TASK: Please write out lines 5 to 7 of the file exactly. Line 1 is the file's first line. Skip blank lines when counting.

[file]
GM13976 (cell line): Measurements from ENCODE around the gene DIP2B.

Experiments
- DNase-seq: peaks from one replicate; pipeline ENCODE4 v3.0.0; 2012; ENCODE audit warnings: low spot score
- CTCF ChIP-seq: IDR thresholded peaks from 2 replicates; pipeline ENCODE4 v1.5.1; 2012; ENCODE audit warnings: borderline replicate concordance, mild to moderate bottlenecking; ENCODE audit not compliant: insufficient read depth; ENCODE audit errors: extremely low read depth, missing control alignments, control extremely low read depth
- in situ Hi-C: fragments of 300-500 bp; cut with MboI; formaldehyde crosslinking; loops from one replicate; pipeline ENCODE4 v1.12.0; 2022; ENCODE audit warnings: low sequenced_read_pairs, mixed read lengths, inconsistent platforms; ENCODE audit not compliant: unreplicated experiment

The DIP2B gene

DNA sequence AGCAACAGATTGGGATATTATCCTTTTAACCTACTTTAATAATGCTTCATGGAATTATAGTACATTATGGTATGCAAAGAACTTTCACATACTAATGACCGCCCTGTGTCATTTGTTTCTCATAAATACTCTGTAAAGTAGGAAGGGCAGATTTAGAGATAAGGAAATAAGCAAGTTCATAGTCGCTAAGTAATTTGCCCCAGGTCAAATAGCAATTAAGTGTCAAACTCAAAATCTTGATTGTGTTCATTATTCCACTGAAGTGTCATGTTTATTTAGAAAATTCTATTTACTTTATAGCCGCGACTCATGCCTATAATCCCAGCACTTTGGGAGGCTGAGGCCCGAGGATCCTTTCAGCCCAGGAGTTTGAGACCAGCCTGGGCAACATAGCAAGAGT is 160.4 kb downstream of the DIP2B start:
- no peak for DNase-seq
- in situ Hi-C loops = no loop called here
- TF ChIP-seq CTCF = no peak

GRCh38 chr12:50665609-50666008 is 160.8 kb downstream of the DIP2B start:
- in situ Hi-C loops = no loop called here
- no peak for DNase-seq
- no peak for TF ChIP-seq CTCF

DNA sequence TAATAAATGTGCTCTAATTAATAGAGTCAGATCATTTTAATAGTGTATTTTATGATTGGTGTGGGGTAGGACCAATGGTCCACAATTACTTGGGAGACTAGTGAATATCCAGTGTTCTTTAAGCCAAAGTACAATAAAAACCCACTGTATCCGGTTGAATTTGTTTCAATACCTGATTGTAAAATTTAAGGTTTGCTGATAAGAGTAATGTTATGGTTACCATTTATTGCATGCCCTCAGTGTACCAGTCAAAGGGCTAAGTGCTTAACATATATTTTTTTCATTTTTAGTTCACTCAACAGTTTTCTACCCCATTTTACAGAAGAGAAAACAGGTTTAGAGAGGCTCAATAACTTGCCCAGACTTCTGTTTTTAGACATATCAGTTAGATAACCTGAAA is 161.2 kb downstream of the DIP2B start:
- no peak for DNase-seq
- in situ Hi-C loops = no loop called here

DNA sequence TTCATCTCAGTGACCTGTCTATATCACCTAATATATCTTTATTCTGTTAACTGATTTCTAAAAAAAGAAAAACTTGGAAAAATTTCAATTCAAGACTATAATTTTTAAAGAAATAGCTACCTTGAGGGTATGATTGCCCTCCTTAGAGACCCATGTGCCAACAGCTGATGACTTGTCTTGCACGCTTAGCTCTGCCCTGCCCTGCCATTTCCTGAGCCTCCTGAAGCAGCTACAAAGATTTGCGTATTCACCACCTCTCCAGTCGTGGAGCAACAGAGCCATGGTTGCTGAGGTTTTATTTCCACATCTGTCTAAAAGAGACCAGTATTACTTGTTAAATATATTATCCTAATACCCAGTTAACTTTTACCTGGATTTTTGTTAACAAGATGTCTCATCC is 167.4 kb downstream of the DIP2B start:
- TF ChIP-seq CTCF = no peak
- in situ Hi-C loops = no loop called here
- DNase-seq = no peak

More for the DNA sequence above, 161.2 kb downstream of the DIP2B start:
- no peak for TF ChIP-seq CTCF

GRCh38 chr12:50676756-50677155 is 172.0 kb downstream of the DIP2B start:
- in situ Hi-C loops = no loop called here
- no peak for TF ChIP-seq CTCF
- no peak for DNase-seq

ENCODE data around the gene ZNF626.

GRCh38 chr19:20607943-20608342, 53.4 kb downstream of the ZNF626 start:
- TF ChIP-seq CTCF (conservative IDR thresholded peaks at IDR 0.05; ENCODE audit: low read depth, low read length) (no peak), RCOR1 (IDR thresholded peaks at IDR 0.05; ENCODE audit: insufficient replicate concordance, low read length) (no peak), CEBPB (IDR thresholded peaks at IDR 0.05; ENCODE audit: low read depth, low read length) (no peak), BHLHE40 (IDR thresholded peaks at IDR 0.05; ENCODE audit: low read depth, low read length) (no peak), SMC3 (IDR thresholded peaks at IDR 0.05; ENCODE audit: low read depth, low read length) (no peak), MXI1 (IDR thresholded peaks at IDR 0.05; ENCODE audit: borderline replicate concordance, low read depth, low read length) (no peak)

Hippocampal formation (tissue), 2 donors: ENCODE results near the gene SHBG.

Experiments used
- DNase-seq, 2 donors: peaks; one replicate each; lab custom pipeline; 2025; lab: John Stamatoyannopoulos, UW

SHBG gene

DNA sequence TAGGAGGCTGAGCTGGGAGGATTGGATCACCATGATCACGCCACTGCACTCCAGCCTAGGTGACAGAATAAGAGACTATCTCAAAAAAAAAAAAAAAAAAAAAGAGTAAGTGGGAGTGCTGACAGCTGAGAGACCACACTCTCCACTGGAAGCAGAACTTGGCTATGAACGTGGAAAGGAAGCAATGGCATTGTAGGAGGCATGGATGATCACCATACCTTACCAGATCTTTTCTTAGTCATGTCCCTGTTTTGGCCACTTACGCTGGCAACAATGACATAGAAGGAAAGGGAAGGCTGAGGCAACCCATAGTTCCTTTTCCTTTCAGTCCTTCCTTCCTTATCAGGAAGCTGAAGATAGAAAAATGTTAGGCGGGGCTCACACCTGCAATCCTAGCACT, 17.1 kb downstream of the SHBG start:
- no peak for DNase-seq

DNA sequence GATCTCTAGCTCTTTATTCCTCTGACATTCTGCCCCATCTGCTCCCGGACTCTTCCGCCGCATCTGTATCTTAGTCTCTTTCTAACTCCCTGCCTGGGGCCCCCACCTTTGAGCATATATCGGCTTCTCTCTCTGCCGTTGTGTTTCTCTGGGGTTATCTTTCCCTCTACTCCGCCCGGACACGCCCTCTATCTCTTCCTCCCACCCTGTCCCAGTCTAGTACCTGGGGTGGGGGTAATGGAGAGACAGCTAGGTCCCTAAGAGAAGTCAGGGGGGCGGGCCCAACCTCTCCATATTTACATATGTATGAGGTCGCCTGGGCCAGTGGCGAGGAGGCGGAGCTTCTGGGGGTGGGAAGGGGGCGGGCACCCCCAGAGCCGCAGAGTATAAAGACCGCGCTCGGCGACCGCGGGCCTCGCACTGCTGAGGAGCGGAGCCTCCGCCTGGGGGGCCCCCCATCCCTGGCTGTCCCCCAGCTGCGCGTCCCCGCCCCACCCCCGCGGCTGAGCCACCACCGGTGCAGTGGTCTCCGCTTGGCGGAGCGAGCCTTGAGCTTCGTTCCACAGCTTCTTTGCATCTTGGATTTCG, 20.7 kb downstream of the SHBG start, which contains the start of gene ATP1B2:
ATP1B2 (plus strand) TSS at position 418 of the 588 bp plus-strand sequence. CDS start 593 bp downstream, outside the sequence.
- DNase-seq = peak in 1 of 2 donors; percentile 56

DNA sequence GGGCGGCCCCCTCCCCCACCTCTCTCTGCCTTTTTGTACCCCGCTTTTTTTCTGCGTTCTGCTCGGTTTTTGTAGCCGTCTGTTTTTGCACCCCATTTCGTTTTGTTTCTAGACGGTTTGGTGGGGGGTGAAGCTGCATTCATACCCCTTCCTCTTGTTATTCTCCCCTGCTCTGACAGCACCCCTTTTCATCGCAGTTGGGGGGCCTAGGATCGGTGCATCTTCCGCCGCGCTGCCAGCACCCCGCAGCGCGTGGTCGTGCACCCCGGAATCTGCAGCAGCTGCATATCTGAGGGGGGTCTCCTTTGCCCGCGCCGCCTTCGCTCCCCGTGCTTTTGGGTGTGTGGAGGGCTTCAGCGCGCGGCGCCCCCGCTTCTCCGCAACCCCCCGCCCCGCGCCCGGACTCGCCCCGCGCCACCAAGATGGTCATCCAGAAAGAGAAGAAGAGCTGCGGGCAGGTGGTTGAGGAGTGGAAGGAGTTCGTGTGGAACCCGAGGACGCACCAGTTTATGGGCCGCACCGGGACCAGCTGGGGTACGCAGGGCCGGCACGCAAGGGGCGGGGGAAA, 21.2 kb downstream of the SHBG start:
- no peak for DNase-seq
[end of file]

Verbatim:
- in situ Hi-C: fragments of 300-500 bp; cut with MboI; formaldehyde crosslinking; loops from one replicate; pipeline ENCODE4 v1.12.0; 2022; ENCODE audit warnings: low sequenced_read_pairs, mixed read lengths, inconsistent platforms; ENCODE audit not compliant: unreplicated experiment

The DIP2B gene

DNA sequence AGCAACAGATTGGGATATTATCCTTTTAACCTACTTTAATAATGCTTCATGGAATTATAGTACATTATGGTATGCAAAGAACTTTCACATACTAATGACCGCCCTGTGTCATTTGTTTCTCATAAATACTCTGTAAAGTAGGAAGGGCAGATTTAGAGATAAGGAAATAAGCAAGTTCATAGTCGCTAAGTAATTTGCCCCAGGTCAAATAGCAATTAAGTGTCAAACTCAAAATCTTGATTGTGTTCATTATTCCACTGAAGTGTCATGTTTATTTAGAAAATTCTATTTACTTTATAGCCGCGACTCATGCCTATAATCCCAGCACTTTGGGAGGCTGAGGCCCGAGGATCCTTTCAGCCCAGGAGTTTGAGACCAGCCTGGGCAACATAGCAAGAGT is 160.4 kb downstream of the DIP2B start: